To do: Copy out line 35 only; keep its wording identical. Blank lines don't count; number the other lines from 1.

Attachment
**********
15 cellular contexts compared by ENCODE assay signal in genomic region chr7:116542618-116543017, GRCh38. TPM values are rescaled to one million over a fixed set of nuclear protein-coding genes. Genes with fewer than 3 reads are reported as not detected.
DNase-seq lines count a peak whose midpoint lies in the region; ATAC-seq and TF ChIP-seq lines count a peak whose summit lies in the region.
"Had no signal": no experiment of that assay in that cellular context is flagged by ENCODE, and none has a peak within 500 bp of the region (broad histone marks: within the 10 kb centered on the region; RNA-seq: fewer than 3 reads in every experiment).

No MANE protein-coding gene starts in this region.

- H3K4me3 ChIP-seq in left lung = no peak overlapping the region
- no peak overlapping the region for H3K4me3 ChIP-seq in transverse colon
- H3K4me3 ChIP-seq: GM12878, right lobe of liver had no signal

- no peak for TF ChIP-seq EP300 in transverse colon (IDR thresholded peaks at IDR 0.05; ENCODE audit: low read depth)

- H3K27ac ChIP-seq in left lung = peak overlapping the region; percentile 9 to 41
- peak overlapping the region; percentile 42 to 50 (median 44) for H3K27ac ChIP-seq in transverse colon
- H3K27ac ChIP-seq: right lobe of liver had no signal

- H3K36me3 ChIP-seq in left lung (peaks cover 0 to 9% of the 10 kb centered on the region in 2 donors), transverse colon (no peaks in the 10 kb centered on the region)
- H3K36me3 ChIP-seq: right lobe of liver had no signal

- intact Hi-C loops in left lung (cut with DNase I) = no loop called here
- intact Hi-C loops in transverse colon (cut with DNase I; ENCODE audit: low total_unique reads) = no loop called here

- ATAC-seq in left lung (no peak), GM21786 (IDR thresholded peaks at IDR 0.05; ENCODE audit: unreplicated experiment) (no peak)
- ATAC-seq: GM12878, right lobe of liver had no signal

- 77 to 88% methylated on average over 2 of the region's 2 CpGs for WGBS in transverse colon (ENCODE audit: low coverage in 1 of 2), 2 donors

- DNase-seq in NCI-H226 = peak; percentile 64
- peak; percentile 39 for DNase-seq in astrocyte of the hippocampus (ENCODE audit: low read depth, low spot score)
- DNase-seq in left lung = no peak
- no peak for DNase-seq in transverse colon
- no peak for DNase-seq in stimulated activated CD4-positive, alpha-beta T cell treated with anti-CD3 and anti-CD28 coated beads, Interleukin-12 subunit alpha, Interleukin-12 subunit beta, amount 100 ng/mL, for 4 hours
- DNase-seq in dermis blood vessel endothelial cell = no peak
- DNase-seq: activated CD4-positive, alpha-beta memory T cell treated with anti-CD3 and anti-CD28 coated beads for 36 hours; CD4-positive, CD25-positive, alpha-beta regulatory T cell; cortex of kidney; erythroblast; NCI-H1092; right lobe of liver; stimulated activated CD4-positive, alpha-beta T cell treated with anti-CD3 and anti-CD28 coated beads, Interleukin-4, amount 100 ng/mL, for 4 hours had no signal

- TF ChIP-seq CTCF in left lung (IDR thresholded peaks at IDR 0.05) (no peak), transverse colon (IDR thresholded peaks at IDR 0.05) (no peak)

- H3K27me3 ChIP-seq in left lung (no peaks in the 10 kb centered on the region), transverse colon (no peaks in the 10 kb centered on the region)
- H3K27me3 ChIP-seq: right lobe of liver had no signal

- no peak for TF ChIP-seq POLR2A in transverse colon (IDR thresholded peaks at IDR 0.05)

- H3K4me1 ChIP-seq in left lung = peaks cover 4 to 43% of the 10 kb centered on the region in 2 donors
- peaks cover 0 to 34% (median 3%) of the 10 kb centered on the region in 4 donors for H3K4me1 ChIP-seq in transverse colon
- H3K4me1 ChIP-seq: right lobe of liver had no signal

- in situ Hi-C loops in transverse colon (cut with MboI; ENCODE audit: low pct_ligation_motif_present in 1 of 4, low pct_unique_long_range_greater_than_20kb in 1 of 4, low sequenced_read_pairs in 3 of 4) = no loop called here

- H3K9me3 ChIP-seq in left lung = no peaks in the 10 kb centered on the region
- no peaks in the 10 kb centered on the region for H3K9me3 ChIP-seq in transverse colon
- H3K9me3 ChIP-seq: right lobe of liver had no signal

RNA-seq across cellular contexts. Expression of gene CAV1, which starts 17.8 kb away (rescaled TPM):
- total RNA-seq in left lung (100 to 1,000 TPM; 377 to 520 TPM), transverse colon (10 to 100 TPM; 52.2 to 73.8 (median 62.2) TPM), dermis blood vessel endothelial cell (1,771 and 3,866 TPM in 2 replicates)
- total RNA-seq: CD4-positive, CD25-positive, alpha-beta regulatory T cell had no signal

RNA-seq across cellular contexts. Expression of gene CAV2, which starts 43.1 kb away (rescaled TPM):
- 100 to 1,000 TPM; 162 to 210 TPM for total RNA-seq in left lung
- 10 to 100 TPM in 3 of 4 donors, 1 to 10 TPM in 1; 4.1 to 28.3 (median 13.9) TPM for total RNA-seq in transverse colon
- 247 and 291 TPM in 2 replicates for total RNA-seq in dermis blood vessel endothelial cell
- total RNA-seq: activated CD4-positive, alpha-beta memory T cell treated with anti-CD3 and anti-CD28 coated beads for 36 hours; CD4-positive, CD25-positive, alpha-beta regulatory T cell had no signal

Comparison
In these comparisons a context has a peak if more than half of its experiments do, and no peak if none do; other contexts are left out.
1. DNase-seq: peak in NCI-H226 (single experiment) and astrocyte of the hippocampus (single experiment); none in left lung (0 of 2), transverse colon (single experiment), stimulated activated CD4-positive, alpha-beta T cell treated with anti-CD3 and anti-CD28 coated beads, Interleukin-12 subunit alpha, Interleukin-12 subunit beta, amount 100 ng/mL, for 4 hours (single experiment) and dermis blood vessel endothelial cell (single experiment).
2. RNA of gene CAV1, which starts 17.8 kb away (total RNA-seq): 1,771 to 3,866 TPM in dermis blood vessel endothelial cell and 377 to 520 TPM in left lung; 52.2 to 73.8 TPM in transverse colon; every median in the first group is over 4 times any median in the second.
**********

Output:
- no peaks in the 10 kb centered on the region for H3K9me3 ChIP-seq in transverse colon